This time, we decided to tell close friends and family as soon as we found out, when we were barely six weeks along. By Christmas, as everyone else began getting the news and congratulating us on the life to come, we were happy, numb. We found ourselves holding this prospect lightly, this idea of a baby. Sure, we were expecting a child, but who can control whether or not that child comes?
In 2015, during the weeks leading up to Christmas known as Advent, while we remembered the expectation of the world for the Christ-child, the long-awaited Messiah, the One whose coming would begin to set all things right, it was alongside memories of our own smaller waiting, for our own little child, for a birth we hoped would happen but knew we couldn’t guarantee. While we remembered the fact that He came, even when it may have seemed He wouldn’t, when a young, engaged virgin found out she was with child, Tim and I remembered it as parents to our own bouncing six-month-old child with long eyelashes and easy laughs who bears our name and blends our looks, who’s here, can you believe it?
We are, this year, veterans of the newborn stage, the long and sleepless nights, the woes of nursing and the confusion of car seats. We bore and bear the marks of that night in June when Rocco entered the world even as we moved forward through fall and winter and now into 2016. All our new days will be colored by that one unforgettable one, just as all the world’s days are colored by that one single night in Bethlehem. All the waiting and anticipating, all the working and laboring, they all resulted in something—someone—that would change our lives for good.
A month or two after Rocco was born, I ran into a friend whose daughter had just had her own first child. The daughter had been to visit, awake often in the night with a crying baby, and when the two of them together tried to comfort the infant, the daughter told her mom through tears, “It’s just so hard!”
She’s right, of course. It’s hard. All of it’s hard. the months of swelling, the days of labor, the months or even years of sleepless nights. It’s, at times, agony; at other times, sheer joy. But my friend’s response summed it all well:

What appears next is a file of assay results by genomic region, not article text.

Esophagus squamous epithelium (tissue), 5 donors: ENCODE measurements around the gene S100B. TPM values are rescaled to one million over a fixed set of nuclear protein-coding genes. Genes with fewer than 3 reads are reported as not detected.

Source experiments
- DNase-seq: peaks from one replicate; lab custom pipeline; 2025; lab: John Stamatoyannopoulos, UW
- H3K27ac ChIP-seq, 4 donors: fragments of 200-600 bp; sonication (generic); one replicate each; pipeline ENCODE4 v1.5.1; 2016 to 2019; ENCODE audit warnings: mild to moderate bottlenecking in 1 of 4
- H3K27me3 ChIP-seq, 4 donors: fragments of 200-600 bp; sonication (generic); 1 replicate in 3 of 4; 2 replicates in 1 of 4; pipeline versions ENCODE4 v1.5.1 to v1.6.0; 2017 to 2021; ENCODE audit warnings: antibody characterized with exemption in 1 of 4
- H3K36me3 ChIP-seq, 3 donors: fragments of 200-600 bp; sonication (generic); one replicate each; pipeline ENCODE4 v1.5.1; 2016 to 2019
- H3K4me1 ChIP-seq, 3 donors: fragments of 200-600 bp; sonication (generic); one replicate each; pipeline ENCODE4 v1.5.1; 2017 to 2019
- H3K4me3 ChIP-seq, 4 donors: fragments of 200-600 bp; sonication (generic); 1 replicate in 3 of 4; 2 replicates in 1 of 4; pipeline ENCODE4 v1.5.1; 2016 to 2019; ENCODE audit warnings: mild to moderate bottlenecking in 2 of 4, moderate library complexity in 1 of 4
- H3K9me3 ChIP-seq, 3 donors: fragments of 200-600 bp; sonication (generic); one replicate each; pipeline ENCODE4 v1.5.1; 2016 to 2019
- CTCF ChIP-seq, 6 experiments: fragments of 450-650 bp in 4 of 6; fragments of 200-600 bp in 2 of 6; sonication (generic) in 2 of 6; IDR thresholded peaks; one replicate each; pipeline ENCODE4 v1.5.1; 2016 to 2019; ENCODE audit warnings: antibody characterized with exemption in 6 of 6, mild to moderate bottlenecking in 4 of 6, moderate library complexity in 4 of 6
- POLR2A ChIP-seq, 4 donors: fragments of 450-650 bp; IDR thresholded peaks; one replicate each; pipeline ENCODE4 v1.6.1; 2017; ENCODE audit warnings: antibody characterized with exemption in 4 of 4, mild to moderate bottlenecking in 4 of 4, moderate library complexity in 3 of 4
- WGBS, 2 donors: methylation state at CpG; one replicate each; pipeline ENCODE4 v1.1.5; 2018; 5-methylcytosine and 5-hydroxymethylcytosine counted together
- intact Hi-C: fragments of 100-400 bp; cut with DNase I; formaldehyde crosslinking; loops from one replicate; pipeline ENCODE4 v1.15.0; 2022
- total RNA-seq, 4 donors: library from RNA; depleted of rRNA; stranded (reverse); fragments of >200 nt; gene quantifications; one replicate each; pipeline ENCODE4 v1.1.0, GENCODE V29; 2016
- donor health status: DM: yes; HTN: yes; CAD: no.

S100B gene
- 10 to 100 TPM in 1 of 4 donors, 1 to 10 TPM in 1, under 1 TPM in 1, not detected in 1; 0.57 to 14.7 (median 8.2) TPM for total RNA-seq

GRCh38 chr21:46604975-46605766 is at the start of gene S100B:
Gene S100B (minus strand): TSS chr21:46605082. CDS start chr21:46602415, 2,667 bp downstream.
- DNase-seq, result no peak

“It’s a death,” she said, describing that conversation with her daughter, describing what becoming a parent is like. Her own eyes welled up with tears as she said it. There’s a death involved in bringing new life. This year we’re stepping into a new year with part of us dead and part of us reborn. We’re not the same as we were, who is? We are, all of us, always moving one way or another. No matter what looks unchanged around us, trying to tell us we’re still the person we were, we are different. We will be different. 2016, like the years before us, will usher us to new places, new people, new experiences, new griefs, new joys, most of them we can’t predict.
It was good the me of January didn’t know all that would come in the year ahead. I doubt if I would have been brave enough to face it. And yet the New Testament book of Philippians says that’s exactly what Jesus Christ did when he stepped into birth and later death on this earth for us. In this recent Christmas season as we’ve remembered the baby and his birth, as I’ve remembered my own baby and his birth, I’ve kept thinking how the story starts but doesn’t end there—because that baby we remember and celebrate at Christmas was the Christ come to earth, humbled as an infant, who saw the death set before Him, every hard and painful bit of it, and still willingly, joyfully, took it on for me.